Swain has had over twenty solo exhibitions and his work has been included in over sixty group shows at prestigious institutions such as, The Museum of Modern Art, The Corcoran Gallery of Art, The Whitney Museum, and The Metropolitan Museum of Art. In 2010 a major exhibition of his work, entitled Visual Sensations, The Paintings of Robert Swain: 1967 – 2010, was held at the Hunter College / Times Square Gallery, curated by his colleague Gabriele Evertz. Swain’s artwork is represented in over 284 private and public collections, including The Albright-Knox Art Gallery, Walker Art Center, The Corcoran Gallery of Art, The Denver Art Museum, The Milwaukee Art Center, The Detroit Institute of Art, The Everson Art Museum, The Columbus Gallery of Fine Arts, and the Metropolitan Museum of Art.

About David Richard Gallery:

Since its inception in 2010, David Richard Gallery has produced museum quality exhibitions that feature Post War abstraction in the US. The presentations have addressed specific decades and geographies as well as certain movements and tendencies. While the gallery has long been recognized as an important proponent of post-1960s abstraction—including both the influential pioneers as well as a younger generation of practitioners in this field— in keeping with this spirit of nurture and development the gallery also presents established and very new artists who embrace more gestural and representational approaches to the making of art as well as young emerging artists.

In 2015 David Richard Gallery launched DR Projects to provide a platform for artists of all stripes—international, national, local, emerging and established—to present special solo projects or to participate in unique collaborations or thematic exhibitions. The goal is to offer a fresh look at contemporary art practice from a broad spectrum of artists and presentations. Opening the second location in New York in 2017 exposes the gallery’s artists to new markets, institutions and collectors.

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March 27, 2019
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January 17, 2017
Globalocation: Celebrating 20 Years of Artnauts
J. Willard Marriott Library
The University of Utah, 01/17/2017

The University of Utah’s J. Willard Marriott Library will host the art exhibition Globalocation: Celebrating 20 Years of Artnauts, Jan. 20-March 3.

Artnauts, an art collective formed 20 years ago by George Rivera, professor of art and art history at the University of Colorado, Boulder, consists of 300 global artists who serve as goodwill ambassadors, acknowledging and supporting victims of oppression worldwide. Their creativity has generated over 230 exhibitions across five continents. Five faculty members from the U’s Department of Art and Art History are members of the collective, Sandy Brunvand, Beth Krensky, V. Kim Martinez, Brian Snapp and Xi Zhang.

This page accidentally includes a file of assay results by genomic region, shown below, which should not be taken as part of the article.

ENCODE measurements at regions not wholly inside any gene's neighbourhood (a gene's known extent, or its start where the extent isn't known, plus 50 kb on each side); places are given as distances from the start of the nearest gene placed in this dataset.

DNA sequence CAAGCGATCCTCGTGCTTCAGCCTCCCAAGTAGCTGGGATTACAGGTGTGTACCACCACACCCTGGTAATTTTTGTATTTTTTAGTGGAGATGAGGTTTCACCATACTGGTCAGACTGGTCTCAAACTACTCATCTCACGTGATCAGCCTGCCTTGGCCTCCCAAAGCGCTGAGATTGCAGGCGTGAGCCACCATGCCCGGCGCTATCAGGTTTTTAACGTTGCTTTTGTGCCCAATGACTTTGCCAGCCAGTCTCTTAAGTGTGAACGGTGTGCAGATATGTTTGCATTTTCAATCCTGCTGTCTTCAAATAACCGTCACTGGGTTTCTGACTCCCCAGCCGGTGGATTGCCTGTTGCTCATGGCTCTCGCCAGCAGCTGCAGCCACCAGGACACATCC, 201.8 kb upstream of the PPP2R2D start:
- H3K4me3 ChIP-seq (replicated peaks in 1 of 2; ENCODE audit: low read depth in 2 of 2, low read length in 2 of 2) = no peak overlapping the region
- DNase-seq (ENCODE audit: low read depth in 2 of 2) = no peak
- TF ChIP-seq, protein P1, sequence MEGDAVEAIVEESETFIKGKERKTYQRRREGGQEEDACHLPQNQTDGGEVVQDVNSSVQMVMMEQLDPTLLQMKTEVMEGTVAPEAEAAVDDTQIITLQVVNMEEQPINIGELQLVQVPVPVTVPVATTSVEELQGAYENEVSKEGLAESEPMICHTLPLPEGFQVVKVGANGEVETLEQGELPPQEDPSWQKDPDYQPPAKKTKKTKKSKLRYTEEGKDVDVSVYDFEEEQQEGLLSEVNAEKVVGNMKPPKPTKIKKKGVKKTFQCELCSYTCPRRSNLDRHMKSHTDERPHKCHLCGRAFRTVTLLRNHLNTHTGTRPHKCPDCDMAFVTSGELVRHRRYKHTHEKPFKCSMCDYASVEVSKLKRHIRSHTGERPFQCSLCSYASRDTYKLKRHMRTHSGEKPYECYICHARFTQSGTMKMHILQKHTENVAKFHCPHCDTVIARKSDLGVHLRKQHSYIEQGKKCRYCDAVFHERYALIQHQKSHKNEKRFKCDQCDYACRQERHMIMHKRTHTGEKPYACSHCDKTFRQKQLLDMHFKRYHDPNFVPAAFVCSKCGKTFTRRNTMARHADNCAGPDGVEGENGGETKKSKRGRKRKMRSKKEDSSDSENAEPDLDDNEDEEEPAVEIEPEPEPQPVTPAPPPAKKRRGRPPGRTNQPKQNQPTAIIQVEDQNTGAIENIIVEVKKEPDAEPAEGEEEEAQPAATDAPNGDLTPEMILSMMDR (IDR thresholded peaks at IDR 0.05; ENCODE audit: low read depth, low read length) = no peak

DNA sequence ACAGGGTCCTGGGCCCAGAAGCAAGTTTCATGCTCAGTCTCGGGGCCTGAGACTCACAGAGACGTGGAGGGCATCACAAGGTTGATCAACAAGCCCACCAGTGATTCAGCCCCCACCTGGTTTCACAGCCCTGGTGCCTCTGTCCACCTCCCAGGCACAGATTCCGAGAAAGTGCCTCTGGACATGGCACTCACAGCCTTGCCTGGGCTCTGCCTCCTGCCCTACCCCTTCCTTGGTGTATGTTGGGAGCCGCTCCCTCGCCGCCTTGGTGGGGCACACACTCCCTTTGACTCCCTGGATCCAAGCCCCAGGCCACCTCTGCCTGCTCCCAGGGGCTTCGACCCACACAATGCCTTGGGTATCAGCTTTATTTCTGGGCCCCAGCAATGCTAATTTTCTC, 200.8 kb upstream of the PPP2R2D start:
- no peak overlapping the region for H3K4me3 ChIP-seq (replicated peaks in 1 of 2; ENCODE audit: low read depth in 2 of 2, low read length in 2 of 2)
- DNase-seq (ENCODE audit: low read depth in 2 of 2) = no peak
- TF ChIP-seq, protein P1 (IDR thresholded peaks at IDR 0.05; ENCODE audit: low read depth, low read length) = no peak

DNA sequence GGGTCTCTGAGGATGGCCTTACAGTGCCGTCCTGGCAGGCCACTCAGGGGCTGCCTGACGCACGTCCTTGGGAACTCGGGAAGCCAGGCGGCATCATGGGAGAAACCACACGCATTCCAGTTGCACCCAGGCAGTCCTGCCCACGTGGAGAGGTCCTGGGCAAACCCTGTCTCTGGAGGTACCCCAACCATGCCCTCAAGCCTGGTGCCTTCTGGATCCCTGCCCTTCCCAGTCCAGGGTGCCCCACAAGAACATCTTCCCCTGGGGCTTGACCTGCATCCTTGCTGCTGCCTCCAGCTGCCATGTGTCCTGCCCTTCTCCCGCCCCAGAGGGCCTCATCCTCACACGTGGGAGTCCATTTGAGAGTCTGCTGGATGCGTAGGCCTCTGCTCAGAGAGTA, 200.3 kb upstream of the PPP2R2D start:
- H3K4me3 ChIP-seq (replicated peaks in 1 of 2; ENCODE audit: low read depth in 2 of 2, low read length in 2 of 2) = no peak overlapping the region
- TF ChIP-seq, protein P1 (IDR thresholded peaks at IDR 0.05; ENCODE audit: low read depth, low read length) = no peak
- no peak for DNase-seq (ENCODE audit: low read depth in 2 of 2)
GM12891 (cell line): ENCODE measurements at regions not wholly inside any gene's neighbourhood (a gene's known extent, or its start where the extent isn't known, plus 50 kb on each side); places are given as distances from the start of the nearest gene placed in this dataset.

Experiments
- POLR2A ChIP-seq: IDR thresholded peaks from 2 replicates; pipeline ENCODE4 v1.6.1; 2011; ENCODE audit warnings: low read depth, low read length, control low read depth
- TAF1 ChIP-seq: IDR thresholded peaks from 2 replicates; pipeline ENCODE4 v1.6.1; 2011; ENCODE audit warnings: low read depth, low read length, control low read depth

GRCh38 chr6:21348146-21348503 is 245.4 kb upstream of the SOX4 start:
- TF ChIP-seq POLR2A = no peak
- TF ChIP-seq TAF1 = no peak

Globalocation derives from “Globalocational Art” — a concept used by the Artnauts to refer to their exhibitions in international venues. It is the mission of the Artnauts to take art to places of contention, and this anniversary exhibition is a sample of places where they have been and themes they have addressed.

“The Artnauts could not exist without the commitment of the artists in the collective to a common vision of the transformative power of art,” said Rivera. “The Artnauts make their contribution with art that hopefully generates a dialogue with an international community on subjects that are sometimes difficult to raise.”

Krensky, associate department chair of the Art and Art History Department, had the opportunity to travel with Rivera in Chile as part of an Artnauts project, working with mothers who were searching for their children who had mysteriously disappeared during a time of political unrest.

“When I travelled to Chile in 1998, George and I spent an afternoon with the Mothers of the Disappeared, and the meeting changed my life,” said Krensky. “It was from that moment on that I placed a picture of them on my desk to look at every day. I was so moved by what they each had lost — a son, a brother, a father — and yet what remained for them was a deep, deep well of love. They were fierce warriors and stood up to the government to demand the whereabouts and information of the people who had disappeared, but they lived within profound love.”

The 20th anniversary exhibition at the Marriott Library is a retrospective of the traveling works the Artnauts have toured around the globe. The exhibition will be located on level three of the library. The opening reception is open to the public and will be held on Friday, Jan 20, 4-6 p.m. Rivera will speak at 4 p.m.